Goodhart’s law states that when a measure becomes a target, it ceases to be a good measure.
When the Soviet Union factories were given targets for how many nails they needed to produce, they make small and useless nails.
When the hospitals in Britain were penalized for wait times longer than four hours. The hospitals asked their ambulances to take the long road to the hospital. Even though the roundabout path hurt patients.
When Uber took on an aggressive win-at-all-cost expansion strategy, HR covered up a sexual harassment case from a high performer. It blew up in their face and the CEO got fired.
There is nothing that focuses the mind like a single target. But when money is the end goal, we easily forget our health and family.
There is a solution. As pointed out by Andy Grove in High-Output Management, it’s important to have a target but it is equally important to track counter metrics for context.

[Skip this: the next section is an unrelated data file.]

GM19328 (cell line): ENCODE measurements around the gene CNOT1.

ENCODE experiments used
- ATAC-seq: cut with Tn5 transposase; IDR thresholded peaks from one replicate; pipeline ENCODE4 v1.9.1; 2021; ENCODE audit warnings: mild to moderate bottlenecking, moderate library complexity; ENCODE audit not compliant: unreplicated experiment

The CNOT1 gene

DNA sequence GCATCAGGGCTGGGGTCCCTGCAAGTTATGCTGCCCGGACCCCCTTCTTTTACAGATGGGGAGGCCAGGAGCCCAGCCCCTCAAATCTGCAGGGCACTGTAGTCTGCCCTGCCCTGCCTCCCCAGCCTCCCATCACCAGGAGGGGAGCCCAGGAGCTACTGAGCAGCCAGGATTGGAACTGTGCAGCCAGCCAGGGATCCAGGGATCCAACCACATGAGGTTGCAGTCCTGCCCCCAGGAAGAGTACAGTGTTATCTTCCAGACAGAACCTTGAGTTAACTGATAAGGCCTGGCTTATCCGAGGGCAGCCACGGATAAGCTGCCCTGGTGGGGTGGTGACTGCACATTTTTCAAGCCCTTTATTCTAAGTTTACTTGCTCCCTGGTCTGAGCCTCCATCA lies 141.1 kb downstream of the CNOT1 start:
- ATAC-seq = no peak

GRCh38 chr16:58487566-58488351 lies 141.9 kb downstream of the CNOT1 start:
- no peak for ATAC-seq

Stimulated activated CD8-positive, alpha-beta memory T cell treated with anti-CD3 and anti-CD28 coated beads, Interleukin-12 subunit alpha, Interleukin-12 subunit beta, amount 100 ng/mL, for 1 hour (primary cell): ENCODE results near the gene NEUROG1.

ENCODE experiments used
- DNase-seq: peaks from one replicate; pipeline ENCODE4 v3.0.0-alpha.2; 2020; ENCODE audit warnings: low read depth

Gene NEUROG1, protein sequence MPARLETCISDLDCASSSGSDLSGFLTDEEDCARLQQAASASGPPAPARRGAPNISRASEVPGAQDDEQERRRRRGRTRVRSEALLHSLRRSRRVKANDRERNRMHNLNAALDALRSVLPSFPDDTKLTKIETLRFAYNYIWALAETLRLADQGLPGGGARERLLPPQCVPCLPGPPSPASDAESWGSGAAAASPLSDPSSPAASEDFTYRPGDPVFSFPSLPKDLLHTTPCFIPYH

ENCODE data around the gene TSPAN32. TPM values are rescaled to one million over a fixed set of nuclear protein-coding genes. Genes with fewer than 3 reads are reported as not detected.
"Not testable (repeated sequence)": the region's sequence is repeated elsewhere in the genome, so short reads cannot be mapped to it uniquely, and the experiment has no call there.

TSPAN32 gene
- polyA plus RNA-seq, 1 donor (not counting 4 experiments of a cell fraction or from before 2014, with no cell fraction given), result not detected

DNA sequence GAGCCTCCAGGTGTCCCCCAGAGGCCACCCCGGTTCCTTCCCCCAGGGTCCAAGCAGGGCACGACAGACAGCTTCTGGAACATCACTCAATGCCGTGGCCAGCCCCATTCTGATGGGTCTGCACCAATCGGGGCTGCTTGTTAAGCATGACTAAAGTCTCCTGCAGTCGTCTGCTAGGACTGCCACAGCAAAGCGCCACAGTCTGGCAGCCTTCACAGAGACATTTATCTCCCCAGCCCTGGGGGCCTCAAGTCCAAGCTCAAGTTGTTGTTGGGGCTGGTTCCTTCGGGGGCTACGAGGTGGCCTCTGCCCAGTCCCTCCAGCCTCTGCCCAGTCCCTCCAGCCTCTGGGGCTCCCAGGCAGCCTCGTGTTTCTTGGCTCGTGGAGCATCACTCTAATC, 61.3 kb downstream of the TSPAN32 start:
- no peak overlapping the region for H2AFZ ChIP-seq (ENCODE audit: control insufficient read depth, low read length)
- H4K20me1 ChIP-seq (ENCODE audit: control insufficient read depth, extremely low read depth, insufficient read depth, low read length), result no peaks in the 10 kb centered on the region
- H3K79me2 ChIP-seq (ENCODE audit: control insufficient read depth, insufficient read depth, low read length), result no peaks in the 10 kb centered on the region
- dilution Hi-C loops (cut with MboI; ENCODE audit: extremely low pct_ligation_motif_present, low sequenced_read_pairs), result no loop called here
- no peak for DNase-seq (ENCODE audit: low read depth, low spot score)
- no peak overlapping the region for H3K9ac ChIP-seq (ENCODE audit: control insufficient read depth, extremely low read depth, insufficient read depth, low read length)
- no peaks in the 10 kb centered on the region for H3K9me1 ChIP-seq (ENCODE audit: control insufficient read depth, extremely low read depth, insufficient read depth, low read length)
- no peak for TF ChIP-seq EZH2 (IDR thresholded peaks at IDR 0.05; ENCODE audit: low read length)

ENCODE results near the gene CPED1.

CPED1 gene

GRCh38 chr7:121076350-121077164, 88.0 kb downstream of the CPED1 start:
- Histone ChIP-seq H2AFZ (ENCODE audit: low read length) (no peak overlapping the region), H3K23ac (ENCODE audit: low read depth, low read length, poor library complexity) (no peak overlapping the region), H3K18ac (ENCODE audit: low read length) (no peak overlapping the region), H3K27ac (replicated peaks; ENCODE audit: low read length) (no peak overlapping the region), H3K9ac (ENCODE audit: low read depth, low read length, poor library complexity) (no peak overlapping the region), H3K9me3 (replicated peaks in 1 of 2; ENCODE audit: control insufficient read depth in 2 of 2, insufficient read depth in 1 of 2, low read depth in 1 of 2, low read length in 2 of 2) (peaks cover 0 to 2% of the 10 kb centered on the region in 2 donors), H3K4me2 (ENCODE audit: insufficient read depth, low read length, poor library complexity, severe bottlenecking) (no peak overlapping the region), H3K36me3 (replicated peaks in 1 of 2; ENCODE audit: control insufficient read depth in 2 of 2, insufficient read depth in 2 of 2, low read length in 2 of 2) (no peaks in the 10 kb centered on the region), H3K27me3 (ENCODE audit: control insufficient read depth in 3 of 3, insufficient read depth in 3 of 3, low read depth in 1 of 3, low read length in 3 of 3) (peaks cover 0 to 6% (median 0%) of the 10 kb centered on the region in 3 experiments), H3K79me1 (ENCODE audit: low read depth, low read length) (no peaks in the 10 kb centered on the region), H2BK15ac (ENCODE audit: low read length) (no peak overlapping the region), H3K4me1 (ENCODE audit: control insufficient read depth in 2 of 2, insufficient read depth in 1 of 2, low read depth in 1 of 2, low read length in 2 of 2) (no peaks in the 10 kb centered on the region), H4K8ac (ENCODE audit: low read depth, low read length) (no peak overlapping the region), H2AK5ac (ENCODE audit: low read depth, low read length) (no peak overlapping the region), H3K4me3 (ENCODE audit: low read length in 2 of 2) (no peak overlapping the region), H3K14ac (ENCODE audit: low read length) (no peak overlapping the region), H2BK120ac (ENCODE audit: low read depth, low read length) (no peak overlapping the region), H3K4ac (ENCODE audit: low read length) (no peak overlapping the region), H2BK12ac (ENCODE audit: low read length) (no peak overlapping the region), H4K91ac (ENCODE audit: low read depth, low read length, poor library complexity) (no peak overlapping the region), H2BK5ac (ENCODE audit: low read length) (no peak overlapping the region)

For customer service, it could be the speed of tickets closed and counter that with customer satisfaction.
For engineering, it could the percentage of ticket closed and counter that with the importance/priority of the ticket.
For sales, it could sales revenue and counter that with the renewal revenue or returning customers.
Life is never about one thing or one purpose, at all cost. When it’s the case, it ceases to be a good measure. What’s your target and what’s your counter metrics?